Shooting sports: faster is better!

Sports photography is all about being fast, while being close to the action and ensuring a sharpened focus in order to capture the excitement of the game – and the emotional moments that will create memories for a lifetime.

In sports, you’ve gotta be fast. Whether making the play, scoring the goal, or crossing the finish line, faster is better. The same goes for photographing sports: you’ve gotta be fast. So does your camera. It has to respond instantly. It has to let you grab that crucial fraction of a second out of all the motion and excitement unfolding in front of you.

But your camera has to be more than just fast. You need to get close, too. You have to get to the heart of the play to catch the heart of the player. And once your camera gets you where you need to be, it has to be in sharp focus. Faster. Closer. Sharper. It’s a tall order, but with the speed, power and precision of modern imaging technology, it’s within your reach with the press of a button!

Fast shutter speeds freeze movement. But shorter exposures need more light, or your photos will be too dark. This is challenging with indoor venues, which aren’t lit with photography in mind. How do you deal with this? Lenses with a larger maximum aperture – or lens opening (often called ‘faster’ lenses) – bring in more light. Larger apertures also blur distracting backgrounds, concentrating attention on your subject. A higher ISO, or sensitivity setting, doesn’t put more light on the sensor, but it makes the most of whatever light there is. Current cameras have better high ISO performance than older models. Using faster lenses and high ISO together lets you shoot action in a wide range of lighting – indoor and out.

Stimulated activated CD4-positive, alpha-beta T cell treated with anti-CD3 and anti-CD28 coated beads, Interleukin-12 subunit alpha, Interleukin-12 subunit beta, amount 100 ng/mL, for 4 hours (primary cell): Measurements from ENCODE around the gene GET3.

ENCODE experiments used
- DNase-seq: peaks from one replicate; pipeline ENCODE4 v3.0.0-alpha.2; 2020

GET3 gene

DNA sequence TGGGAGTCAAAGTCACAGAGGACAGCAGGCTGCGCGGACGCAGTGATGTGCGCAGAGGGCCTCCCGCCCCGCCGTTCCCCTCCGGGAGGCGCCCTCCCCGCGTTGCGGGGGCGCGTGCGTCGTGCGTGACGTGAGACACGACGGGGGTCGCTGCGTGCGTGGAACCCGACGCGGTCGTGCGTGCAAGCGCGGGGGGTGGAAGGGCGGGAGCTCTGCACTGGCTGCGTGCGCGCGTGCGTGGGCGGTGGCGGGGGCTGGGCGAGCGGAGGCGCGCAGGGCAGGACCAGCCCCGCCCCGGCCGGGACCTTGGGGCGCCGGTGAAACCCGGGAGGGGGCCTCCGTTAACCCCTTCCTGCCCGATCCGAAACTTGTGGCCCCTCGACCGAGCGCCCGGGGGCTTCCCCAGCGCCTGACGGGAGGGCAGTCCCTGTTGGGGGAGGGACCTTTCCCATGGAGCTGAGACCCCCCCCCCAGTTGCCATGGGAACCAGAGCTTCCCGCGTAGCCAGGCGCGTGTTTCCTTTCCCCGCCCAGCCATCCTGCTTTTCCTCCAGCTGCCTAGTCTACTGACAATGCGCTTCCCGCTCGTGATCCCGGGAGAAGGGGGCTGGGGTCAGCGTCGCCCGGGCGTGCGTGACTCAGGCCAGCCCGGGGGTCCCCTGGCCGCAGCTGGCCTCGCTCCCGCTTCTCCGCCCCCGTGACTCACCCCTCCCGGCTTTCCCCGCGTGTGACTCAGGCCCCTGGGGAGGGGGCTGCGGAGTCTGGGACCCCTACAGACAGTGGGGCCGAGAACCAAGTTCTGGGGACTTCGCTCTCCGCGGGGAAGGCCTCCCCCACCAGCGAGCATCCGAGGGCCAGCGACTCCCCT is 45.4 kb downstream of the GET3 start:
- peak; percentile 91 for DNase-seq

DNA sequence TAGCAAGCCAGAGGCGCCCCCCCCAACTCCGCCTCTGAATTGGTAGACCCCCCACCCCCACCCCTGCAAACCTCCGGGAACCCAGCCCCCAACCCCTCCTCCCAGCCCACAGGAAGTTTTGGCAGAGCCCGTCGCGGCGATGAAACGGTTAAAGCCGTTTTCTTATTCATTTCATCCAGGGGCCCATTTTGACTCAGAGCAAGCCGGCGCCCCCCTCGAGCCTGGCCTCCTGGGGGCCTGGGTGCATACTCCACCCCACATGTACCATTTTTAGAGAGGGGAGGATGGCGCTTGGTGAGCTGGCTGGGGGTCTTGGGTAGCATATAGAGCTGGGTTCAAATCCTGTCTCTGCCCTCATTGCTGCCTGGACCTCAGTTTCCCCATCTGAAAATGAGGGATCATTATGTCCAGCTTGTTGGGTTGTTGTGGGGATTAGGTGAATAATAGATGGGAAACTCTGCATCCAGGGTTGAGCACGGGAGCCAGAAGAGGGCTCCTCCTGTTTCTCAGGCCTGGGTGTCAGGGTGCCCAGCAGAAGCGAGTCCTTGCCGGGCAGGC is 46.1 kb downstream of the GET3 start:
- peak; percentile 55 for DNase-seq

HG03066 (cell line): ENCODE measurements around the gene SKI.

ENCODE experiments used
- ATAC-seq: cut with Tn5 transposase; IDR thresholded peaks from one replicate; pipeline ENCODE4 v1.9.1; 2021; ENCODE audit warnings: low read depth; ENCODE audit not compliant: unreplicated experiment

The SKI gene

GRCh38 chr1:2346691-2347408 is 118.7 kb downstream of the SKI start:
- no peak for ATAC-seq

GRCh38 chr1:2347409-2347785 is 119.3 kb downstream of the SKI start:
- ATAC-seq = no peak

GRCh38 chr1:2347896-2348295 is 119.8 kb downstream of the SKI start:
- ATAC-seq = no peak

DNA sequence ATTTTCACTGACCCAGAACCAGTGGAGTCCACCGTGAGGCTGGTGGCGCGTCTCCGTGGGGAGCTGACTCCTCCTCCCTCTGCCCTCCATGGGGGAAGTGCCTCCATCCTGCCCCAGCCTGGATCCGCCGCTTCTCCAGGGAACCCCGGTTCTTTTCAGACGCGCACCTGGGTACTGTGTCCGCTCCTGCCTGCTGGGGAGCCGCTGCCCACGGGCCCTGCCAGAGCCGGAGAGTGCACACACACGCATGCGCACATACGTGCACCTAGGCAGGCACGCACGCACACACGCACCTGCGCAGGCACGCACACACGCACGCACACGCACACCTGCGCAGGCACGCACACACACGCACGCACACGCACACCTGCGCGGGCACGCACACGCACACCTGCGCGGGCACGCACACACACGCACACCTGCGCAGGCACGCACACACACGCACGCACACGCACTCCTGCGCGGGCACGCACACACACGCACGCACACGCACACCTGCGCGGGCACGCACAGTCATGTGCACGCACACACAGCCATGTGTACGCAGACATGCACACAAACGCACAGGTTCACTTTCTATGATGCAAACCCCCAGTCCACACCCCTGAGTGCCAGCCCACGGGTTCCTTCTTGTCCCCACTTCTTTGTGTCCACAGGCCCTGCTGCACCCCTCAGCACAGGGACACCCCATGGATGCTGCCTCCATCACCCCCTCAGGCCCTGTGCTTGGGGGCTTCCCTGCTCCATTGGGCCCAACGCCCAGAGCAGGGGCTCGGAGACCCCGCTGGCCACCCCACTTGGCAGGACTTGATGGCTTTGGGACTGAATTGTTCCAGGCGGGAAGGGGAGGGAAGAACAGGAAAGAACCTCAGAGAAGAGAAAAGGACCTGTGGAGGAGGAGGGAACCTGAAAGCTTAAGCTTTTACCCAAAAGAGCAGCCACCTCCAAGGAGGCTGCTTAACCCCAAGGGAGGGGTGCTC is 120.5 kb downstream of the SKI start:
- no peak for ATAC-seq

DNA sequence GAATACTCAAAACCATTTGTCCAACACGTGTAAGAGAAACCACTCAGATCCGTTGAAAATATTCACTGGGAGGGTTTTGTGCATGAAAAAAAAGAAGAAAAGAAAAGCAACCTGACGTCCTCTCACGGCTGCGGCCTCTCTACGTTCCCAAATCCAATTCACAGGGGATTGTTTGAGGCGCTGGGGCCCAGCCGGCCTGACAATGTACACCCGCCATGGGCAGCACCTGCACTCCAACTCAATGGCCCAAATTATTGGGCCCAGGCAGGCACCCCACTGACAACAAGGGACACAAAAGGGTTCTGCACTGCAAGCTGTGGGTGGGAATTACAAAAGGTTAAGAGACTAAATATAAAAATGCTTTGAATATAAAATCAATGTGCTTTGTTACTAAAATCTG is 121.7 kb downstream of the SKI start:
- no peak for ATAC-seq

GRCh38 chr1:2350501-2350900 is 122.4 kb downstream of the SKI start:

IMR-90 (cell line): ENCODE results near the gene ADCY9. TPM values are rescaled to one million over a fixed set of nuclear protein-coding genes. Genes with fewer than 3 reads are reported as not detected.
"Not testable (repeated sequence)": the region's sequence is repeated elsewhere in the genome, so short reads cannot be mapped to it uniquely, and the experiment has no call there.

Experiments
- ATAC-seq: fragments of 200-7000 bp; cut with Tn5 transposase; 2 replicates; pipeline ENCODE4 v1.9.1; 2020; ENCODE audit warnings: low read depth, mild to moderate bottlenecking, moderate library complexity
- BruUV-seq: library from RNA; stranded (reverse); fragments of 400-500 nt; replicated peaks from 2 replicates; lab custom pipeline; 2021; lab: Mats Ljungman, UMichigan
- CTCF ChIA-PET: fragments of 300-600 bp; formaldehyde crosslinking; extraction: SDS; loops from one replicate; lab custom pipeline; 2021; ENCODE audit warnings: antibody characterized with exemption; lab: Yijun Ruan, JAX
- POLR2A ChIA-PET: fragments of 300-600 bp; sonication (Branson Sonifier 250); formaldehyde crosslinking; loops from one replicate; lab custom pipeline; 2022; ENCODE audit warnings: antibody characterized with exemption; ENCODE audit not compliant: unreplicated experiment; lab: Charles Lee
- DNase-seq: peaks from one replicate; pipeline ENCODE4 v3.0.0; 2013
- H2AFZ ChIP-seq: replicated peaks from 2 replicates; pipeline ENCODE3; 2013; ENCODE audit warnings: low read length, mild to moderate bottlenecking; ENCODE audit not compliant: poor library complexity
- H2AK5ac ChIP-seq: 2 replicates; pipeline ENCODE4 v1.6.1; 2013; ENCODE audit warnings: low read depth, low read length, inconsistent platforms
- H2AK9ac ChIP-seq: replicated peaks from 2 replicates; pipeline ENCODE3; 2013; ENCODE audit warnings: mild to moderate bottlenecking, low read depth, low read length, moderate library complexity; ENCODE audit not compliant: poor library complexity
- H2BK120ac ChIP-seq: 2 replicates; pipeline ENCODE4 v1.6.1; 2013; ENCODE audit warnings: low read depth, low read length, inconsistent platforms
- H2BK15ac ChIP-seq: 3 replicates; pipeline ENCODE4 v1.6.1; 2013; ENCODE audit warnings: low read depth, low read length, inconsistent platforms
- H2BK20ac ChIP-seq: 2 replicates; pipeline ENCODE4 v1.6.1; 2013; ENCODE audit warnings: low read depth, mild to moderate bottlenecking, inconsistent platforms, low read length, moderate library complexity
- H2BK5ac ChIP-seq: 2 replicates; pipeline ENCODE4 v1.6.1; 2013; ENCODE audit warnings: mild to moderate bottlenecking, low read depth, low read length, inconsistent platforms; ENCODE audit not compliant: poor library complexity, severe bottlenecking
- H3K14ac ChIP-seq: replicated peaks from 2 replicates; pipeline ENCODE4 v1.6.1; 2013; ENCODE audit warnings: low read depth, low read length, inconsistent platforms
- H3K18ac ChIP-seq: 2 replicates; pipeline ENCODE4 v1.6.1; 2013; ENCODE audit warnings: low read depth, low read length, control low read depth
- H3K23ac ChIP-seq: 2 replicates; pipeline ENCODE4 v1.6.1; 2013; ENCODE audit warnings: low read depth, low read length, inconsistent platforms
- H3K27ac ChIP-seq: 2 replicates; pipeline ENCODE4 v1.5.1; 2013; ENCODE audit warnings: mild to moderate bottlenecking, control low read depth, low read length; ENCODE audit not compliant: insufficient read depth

Longer focal length lenses bring distant subjects closer. Zoom lenses offer a range of angles of view, allowing you to vary your cropping and composition without changing your position. Non-zoom or ‘prime’ lenses have only a single focal length and angle of view, but often let in more light than zooms. Powerful lenses can be harder to hold steadily. If your camera brand is not using in-body image stabilization (IBIS), they will usually have it in their lenses. Stabilization helps to compensate for camera movement when shooting hand-held. If this option isn’t available, a monopod will work. Remember that while stabilization and support help prevent blurring from camera movement, they do nothing for subject movement.

Current cameras can focus on, and track, quick-moving subjects. More focusing points, covering more of the viewfinder, track your subject wherever it goes in the frame. Whenever you shoot, it will already be in focus. Decisive moments can happen at any time. Continuous shooting mode – ten frames per second or more on professional models – makes sure that you catch them. On some cameras, 4K video mode lets you extract sharp still images from the video stream afterwards.

Faster. Closer. Sharper. Match the speed and energy of the action. Take your vision to the heart of the play. Capture the excitement and emotion of the moment of victory. Create a thrilling record of achievement and accomplishment that will move and inspire for years. With the power and sophistication of modern cameras, you can do it all!

See you at the game!

By Bruce Woollatt, Camera Canada